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The origin of the grapefruit poses a bit of a botanical mystery. Its appearance and flavor indicate that it's a hybrid between a large, sour citrus fruit called the shaddock (Citrus maxima) and the sweet orange (Citrus sinensis). No records of any deliberate hybridization between the two plants have been found. Grapefruits share characteristics of both fruits: in a ripe grapefruit the tart flesh of the shaddock is tempered with the juicy sweetness of the orange. Surveys of citrus populations in the Old World and Asia haven't been able to confirm the presence of any native-growing grapefruit trees. Similar searches in the West Indies, however, have uncovered many populations of apparently naturally growing grapefruit. It's a puzzling question whether the grapefruit was deliberately bred or emerged as a spontaneous hybrid in some old Caribbean citrus grove.

The modern American grapefruit growing industry developed in Florida in the mid-1800s. Many of the early varieties of fruit resemble their wild-growing cousins in that they're smaller and contain many seeds. More recent hybrids are bred for appearance and size. The shelf-appeal and seedlessness of varieties developed for the fresh fruit market have been bred at the expense of flavor. Because the older varieties are often superior in taste and juiciness, they are used to make grapefruit juice. The extraction of the essential oil is a by-product of the juicing process.

The grapefruit's essential oil glands are deeply imbedded in the flavedo, the outer peel of the fruit. The thick, spongy white layer of the peel is known as the albedo. The albedo will absorb and decrease the yield of essential oil if the two layers aren't carefully separated before extraction. This separation is done by machines that roll and scrape the flavedo away from the fruit before it goes on to be juiced. The abraded flavedo forms a wet, pulpy mass that's put in a centrifuge, where the oil is separated from the solids. The solids can then be pressed for additional oil. The extracted oil is filtered and bottled.

Using this method of extraction, a ton of fresh fruit will produce 1.5 pounds of essential oil. A much more substantial yield of 25 pounds of essential oil could be obtained if the peels were chopped and steam distilled, but steam distillation destroys the delicate, sweet-smelling constituents of the fresh peel. The quality of this oil would be unsuitable, especially for aromatherapy purposes.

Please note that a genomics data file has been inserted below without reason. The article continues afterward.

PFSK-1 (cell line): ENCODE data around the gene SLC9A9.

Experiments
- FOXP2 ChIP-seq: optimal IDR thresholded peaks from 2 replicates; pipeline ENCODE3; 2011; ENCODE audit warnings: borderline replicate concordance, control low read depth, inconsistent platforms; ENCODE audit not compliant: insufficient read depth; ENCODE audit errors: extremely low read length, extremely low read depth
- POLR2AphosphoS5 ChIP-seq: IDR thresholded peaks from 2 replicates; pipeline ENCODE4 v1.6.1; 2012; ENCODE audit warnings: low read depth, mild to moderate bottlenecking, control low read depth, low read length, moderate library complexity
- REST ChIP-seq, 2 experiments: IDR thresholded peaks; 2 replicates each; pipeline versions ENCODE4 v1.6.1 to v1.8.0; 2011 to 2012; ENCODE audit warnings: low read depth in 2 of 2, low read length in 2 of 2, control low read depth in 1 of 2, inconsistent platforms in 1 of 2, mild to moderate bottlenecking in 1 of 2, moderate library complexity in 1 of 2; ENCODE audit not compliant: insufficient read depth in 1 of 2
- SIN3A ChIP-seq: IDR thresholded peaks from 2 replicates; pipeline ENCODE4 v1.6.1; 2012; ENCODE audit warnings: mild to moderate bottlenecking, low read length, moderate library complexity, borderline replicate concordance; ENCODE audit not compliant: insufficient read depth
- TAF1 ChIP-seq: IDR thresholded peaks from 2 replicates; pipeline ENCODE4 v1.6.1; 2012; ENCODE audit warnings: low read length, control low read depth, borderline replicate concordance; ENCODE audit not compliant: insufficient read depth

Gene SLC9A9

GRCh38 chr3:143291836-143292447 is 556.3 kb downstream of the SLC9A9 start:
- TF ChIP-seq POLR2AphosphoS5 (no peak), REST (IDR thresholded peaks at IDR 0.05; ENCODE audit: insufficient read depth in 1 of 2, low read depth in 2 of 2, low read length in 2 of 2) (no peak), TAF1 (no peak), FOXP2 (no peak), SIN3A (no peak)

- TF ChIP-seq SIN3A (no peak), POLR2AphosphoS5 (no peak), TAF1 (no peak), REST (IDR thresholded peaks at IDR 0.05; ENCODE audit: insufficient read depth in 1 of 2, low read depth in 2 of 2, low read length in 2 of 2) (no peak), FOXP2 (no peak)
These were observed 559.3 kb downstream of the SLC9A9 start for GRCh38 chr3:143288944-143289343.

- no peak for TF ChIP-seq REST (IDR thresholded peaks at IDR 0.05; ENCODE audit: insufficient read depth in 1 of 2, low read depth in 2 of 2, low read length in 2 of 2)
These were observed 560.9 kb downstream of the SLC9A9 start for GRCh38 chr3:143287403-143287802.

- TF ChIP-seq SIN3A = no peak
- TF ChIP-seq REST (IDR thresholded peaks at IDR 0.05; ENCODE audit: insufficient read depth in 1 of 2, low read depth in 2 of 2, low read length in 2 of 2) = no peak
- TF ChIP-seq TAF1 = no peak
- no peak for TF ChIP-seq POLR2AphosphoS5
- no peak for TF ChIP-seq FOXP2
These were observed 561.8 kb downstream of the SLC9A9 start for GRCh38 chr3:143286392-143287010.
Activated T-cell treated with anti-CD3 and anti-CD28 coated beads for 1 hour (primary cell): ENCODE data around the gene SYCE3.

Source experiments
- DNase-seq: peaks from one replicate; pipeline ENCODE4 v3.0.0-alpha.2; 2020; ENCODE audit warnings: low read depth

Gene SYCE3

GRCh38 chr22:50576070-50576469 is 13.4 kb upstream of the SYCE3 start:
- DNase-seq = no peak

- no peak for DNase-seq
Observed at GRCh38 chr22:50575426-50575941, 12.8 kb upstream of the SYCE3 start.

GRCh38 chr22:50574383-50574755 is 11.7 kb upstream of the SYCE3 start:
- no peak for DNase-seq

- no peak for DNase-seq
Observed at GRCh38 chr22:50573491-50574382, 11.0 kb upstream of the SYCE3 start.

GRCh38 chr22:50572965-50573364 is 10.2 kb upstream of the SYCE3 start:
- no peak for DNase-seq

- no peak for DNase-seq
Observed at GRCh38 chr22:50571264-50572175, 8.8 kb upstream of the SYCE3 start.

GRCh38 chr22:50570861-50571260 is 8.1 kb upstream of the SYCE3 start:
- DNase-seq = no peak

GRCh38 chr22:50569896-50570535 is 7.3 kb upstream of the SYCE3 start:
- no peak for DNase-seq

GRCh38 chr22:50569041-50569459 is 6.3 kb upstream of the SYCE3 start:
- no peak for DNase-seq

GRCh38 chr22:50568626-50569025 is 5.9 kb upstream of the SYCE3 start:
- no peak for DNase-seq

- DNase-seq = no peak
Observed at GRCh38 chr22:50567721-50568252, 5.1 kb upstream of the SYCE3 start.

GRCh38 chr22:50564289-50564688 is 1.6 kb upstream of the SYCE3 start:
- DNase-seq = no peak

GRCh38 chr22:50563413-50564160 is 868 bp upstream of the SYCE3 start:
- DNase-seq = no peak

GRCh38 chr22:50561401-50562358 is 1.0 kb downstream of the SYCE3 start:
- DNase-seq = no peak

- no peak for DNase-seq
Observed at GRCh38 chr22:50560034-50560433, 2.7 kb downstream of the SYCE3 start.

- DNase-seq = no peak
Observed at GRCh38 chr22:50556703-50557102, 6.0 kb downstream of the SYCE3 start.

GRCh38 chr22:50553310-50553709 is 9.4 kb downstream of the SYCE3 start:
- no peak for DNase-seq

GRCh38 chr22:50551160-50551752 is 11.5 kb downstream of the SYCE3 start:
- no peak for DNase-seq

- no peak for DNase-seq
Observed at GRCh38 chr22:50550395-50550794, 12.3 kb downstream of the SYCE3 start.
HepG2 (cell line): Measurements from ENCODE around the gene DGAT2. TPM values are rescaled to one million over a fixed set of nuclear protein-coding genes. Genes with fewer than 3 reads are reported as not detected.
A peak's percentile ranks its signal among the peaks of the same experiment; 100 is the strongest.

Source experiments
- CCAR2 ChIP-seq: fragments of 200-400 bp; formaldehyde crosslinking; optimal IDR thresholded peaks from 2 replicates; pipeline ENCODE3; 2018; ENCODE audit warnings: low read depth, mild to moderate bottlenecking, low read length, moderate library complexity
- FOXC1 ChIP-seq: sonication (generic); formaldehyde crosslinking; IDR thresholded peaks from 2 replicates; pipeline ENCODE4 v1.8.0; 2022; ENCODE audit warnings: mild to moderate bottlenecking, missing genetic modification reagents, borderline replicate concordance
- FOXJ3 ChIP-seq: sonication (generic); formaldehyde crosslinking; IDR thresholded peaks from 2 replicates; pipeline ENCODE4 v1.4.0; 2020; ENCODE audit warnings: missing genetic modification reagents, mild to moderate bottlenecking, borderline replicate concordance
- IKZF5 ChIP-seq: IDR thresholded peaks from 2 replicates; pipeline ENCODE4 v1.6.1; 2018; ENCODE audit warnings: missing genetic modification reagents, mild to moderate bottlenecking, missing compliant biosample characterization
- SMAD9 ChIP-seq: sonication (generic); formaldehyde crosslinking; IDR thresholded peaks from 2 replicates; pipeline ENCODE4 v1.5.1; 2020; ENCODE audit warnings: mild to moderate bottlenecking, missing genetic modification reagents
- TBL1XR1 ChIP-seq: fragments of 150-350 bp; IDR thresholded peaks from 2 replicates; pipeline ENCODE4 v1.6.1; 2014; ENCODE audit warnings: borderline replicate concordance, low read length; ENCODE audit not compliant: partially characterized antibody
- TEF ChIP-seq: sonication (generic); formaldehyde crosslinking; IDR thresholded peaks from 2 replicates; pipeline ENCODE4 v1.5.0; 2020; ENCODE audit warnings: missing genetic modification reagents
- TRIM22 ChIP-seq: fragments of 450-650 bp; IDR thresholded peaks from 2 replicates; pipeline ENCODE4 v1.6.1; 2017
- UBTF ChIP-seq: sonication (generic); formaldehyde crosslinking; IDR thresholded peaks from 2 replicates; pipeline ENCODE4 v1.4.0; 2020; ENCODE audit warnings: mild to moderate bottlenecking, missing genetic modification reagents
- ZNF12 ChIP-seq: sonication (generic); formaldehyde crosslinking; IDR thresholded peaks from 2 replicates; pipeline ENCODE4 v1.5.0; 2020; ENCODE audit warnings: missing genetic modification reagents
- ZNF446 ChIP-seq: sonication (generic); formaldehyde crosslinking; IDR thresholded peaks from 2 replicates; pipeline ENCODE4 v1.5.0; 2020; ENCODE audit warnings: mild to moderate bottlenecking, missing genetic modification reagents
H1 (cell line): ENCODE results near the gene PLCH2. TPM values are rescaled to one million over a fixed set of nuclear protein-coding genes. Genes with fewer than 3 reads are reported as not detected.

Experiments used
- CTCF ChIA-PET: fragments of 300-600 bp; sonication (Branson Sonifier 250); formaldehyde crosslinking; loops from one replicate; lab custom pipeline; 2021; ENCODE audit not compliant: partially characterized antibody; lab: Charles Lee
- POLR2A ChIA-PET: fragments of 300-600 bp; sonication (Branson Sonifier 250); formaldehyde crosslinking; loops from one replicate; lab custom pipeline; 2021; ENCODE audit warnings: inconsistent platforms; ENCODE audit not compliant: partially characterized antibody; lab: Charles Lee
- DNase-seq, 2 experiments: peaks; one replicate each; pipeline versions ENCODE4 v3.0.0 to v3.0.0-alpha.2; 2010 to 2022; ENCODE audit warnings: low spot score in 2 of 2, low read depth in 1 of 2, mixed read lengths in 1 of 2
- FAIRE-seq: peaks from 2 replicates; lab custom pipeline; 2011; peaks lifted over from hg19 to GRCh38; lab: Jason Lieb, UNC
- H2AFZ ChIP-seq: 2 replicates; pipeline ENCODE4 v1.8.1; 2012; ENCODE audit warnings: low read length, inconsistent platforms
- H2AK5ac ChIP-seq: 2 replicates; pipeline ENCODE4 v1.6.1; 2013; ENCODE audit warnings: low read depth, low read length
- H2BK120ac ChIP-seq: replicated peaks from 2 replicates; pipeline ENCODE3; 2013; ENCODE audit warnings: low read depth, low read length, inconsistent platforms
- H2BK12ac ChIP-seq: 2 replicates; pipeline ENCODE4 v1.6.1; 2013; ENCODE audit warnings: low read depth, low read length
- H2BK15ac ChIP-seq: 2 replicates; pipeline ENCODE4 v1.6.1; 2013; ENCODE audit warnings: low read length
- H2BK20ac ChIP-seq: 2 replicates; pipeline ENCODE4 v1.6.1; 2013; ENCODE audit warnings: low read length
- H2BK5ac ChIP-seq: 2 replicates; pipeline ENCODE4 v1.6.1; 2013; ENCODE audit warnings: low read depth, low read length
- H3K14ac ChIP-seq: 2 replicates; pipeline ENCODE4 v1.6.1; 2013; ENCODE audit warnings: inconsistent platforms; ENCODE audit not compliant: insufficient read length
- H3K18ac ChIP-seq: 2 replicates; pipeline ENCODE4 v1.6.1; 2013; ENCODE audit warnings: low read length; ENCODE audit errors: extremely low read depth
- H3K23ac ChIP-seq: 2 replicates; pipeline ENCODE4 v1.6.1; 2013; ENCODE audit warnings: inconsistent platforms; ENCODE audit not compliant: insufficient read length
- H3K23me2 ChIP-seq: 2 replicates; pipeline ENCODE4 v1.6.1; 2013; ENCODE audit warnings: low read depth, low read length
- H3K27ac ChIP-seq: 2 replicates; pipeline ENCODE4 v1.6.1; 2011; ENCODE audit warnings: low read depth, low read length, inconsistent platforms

Grapefruit peel contains fatty substances including linolenic, linoleic and oleic acids. The waxy cuticle of the fruit contains various hydrocarbons, phytosterol and pectin. During processing these solid materials dissolve in the oil. Later they may precipitate out in the finished oil, producing a cloud of particles. Usually these are filtered out during production, but they occasionally show up in lesser refined oils. If this happens, simply pouring the oil through a coffee filter will remove most of the particles.

Grapefruit oil contains 90 percent of the terpene hydrocarbon limonene. Limonene is present at similar levels in many citrus oils. Subtle mixes of minor constituents -- unique to each citrus fruit -- produce variations in aroma that allow us to distinguish between lemon, orange and grapefruit. Grapefruit contains a small amount of a unique alcohol known as paradisiol, which takes its name from the plant's species designation.

The constituents of grapefruit essential oil combine to produce a fragrance that is fresh, fruity and clean. Good quality expressed oils have a fragrance nearly identical to the broken peel of a fresh grapefruit. Oils that smell musty, fatty, or lack the tart nuance that distinguishes fresh grapefruit probably contain distilled grapefruit oil. Keep in mind that all expressed, non-distilled citrus oils, including grapefruit, are fresh botanical products that age faster than steam distilled oils. High temperatures, bright light and exposure to air will rapidly decrease the oil's aromatic profile. Store all citrus oils in light-proof glass in a cool, dark place not subject to temperature variations.

The delectable aroma of grapefruit has a pronounced impact on the senses and emotions. In aromatherapy applications, grapefruit is refreshing, cheering, slightly euphoria-inducing and slightly energizing. Grapefruit's sweet and familiar aroma can evoke warm feelings that melt sour dispositions. Grapefruit is a "releasing" oil -- so personalities that tend to harbor resentment or keep emotions bottled up can benefit from inhaling this oil.

Emotional Release Blend
The delectable aroma of grapefruit has a pronounced impact on the senses and emotions. In aromatherapy applications, grapefruit is refreshing, cheering, slightly euphoria-inducing and slightly energizing. Grapefruit's sweet and familiar aroma can evoke warm feelings that melt sour dispositions. Grapefruit is a "releasing" oil -- so personalities that tend to harbor resentment or keep emotions bottled up can benefit from inhaling this oil.

 

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